Christof Beetz

Christof Beetz
Portrait of Christoph von Beezen at Saint Mary's Church, Stralsund

Christoph Beetz (May 1, 1670, Swedish Pomerania – April 18, 1746, Stralsund) was ennobled by Emperor Charles VI in Vienna, Austria on 27 January 1734 as "Beez von Beezen" (Beetz von Beetzen) after receiving an heritable membership of the old class of the Holy Roman Empire (higher nobility). His military career is highlighted by his command of a regiment at the age of 20 and his final appointment as Swedish Platz-Major and Stabs-Major of the military garrison in Stralsund. He was ranked as a Stadt-General. His 1746 portrait still graces the interior of Saint Mary's Church, Stralsund, Germany (German: Kirche St. Marien zu Stralsund) where he is buried.

According to the letters patent of January 27, 1734, now in the Österreichishes Staatsarchiv in Vienna, the nobility and the title Knight of the Holy Roman Empire (Reichsritter) is inherited by "all his present and future legitimate posterity, and their heirs' heirs, men and women in descending line, in infinity" ('Ihn sambt allen seinem jezigen und künftigen ehelichen Leibs-Erben und derenselben Erbens-Erben, Mann- und Weibs-Personen, absteigenden Stammens'). According to Codex Austriacus (ed. Herrenleben, S.G., Wien 1748, pars III, Suppl. I, 1720, page 953, 954) both daughters and sons inherited in Austria after 1720, so the reference "all his present and future legitimate posterity, and their heirs' heirs" refer, according to Austrian law at the time, to both men and women when the letters patent was issued in 1734. This was also understood and underlined by the addition "men and women in descending line in infinity". This pattern for hereditary nobility is called 'cognatic succession'.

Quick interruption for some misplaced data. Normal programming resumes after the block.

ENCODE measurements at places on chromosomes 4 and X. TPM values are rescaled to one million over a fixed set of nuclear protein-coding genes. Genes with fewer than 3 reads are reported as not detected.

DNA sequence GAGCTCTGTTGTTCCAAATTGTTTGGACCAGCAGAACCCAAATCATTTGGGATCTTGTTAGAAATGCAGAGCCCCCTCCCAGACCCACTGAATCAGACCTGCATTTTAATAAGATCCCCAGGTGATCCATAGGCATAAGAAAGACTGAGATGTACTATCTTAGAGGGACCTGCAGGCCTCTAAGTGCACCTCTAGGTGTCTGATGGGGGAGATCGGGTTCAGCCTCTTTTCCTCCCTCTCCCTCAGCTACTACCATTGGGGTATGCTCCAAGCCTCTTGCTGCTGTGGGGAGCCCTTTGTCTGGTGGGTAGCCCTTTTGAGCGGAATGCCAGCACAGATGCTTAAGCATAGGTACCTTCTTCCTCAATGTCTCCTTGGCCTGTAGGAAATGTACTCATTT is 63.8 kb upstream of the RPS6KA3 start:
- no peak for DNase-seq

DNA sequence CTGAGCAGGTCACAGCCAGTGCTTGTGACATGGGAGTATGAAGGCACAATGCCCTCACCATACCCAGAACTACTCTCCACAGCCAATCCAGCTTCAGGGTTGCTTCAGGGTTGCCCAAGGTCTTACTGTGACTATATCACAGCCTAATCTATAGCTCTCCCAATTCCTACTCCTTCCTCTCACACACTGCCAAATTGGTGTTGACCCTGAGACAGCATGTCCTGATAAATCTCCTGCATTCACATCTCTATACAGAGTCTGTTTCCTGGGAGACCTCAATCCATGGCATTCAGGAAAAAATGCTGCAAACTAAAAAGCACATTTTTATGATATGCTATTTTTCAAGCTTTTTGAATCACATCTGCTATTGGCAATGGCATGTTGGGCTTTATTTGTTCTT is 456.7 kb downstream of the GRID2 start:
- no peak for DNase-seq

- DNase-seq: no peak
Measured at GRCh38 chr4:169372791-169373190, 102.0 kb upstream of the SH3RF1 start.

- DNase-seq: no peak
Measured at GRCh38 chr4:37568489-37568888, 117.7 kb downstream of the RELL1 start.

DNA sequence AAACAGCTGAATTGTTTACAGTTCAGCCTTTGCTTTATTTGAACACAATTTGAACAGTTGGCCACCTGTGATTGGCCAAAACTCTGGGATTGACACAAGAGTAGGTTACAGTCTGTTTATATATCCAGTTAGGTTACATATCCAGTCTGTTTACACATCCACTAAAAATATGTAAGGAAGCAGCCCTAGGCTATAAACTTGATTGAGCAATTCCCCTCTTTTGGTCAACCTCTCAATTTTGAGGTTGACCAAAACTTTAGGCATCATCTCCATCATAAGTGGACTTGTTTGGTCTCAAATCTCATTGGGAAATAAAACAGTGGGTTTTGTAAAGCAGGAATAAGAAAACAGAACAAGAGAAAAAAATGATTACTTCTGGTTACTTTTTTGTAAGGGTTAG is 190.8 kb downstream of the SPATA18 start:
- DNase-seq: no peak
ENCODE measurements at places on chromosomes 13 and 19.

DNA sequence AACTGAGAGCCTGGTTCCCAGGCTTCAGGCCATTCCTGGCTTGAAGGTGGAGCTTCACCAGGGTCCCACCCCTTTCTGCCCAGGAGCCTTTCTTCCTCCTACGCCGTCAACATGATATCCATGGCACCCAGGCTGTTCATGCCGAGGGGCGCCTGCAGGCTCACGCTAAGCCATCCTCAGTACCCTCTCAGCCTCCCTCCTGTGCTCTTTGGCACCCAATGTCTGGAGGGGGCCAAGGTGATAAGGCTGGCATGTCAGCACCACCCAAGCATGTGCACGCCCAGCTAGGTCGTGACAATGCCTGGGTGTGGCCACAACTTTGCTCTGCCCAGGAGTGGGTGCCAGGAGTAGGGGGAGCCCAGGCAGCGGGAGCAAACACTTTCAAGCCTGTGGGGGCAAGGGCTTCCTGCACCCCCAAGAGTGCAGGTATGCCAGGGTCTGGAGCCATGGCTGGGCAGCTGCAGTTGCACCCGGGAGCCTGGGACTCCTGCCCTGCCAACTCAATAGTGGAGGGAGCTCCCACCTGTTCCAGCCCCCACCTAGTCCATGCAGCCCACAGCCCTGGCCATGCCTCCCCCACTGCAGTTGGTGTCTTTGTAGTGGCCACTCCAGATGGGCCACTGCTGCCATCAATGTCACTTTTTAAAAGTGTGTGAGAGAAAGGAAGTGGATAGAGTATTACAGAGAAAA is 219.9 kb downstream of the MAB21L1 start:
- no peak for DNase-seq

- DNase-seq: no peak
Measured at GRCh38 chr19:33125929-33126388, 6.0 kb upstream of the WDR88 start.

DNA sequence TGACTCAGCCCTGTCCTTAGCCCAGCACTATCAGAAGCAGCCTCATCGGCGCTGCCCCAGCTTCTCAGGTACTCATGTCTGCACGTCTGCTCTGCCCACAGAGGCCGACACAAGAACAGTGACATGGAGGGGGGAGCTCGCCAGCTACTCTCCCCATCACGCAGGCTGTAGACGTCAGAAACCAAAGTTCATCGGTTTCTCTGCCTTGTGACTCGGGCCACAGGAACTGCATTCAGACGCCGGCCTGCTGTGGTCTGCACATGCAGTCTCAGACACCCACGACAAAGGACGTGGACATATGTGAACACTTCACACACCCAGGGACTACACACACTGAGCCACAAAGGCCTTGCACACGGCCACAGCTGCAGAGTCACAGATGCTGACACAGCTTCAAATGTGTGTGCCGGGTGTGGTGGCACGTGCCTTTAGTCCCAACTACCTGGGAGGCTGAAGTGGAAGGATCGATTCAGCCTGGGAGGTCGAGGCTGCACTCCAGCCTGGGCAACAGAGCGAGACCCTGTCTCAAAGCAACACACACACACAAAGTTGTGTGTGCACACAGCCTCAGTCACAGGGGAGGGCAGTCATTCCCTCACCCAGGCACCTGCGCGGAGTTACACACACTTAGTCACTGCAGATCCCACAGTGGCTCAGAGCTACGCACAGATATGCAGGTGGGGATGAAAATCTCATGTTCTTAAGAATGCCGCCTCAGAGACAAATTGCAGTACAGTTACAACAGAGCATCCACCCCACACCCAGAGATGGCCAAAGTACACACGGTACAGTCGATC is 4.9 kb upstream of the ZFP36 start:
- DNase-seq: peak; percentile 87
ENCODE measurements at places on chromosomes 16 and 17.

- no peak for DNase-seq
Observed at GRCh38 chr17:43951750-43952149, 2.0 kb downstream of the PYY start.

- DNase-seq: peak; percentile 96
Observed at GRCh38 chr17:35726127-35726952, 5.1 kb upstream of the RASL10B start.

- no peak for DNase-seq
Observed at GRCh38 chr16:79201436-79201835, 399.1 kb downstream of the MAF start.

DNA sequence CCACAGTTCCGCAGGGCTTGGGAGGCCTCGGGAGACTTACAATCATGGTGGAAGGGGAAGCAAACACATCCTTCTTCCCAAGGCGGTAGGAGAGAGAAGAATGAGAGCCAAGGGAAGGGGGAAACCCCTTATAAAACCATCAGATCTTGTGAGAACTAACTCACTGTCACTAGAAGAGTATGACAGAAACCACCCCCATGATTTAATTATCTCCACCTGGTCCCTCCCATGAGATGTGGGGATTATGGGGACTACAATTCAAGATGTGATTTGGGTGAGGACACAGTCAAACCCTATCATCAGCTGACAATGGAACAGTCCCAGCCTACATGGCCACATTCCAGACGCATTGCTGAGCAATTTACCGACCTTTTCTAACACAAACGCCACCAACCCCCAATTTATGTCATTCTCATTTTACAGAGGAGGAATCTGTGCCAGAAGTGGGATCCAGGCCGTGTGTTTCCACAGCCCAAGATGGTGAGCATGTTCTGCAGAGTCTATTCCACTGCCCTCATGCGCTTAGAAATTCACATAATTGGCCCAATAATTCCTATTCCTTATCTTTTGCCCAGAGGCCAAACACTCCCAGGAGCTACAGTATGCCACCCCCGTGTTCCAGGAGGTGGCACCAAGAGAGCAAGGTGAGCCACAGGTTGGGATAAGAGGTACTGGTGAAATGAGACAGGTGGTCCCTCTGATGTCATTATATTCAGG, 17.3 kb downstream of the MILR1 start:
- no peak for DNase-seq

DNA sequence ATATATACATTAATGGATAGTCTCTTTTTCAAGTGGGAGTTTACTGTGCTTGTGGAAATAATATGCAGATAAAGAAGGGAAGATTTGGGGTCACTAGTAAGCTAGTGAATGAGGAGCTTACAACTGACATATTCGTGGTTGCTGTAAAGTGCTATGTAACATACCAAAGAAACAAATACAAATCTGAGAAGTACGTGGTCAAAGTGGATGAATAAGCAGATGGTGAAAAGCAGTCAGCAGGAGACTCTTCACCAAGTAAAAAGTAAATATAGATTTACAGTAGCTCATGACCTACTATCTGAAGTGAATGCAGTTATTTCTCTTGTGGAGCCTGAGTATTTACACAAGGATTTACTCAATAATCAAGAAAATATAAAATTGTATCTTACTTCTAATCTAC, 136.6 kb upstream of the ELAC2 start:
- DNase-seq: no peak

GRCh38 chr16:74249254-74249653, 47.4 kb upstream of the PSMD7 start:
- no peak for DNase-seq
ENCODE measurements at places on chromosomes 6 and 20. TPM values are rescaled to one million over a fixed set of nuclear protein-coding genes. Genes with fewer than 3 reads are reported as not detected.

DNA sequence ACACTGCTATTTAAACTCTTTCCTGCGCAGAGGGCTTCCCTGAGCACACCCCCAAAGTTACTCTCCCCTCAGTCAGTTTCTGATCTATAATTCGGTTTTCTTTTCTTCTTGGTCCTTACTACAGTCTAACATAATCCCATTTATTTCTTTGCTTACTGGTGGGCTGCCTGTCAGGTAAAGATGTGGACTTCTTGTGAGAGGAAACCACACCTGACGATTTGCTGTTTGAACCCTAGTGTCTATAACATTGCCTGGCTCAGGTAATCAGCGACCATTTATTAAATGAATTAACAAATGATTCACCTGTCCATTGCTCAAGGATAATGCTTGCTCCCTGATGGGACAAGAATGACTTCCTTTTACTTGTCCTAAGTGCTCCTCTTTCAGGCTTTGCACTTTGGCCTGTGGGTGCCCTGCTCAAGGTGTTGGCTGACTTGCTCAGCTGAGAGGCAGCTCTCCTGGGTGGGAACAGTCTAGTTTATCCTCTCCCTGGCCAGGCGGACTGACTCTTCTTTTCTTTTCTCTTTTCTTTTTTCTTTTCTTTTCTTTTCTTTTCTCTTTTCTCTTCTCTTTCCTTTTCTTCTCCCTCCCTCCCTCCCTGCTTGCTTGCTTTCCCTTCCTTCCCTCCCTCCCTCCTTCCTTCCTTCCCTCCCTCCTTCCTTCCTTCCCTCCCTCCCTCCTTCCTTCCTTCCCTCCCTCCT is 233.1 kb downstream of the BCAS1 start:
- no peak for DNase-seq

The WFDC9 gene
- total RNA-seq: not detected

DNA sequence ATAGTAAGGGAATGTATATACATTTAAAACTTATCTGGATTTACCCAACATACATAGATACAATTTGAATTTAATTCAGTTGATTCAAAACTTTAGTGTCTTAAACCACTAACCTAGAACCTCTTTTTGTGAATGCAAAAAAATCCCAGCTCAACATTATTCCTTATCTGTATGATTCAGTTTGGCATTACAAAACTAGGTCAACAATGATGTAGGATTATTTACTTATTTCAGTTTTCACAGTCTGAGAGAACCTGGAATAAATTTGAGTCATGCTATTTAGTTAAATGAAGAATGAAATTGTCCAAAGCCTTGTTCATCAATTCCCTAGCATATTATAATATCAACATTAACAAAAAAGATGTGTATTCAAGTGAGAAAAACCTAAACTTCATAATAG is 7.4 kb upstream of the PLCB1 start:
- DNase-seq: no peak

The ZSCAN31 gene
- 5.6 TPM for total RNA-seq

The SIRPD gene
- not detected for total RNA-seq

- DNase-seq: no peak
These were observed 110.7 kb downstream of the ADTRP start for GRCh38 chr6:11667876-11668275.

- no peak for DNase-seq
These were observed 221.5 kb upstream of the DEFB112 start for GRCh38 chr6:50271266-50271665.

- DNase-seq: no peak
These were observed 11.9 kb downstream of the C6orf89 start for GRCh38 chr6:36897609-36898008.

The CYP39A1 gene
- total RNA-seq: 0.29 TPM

Other examples of cognatic succession for both male and female descendants are the letters patent of nobility issued by Charles VII in December 1429 to Jeanne d'Arc and all her descendants, as well as the title Baron (or Count) Arundell of Wardour according to the letters patent issued by Rudolf II in Prague December 14, 1595 for Thomas Arundell and all his descendants, men as well as women. The more common pattern for hereditary nobility, when only men can forward nobility to their children, is called agnatic succession.

External links

Family from Germany, Sweden, Norway etc

Christoph Beetz’ parents and grandparents were also famous and the Emperor’s close employees. Perhaps the family comes from a district called ‘Beetzendorf [5]’ south of Berlin and can be related to the Beetzendorf Castle [6]. But this is nevertheless very long ago, for instance at the 1300 century, due to a check about the ownership at Beetzendorf Castle. Some of his relatives held offices in the Swedish state. Christoph Beetz was one of the very famous from the Beetz family. He was married to Anna Sofia from Germany and had two sons, Johan Henrik von Beetzen (born in Stralsund about 1698) and Karl Joakim von Beetzen (born in Stralsund , November 1698). Karl Joakim was married to Anna Helena Giers (born 12 January 1707 in Gøteborg) from the famous Giers-family from Sweden that also has a famous Russian branch related to the named Russian Foreign Minister for about 13 years, Nikolai Giers Nicholas de Giers, and a known English branch.

The Beetzen-family is today mostly known from Sweden, but there are also for instance Norwegian and German descendants.

Wikimedia Foundation. 2010.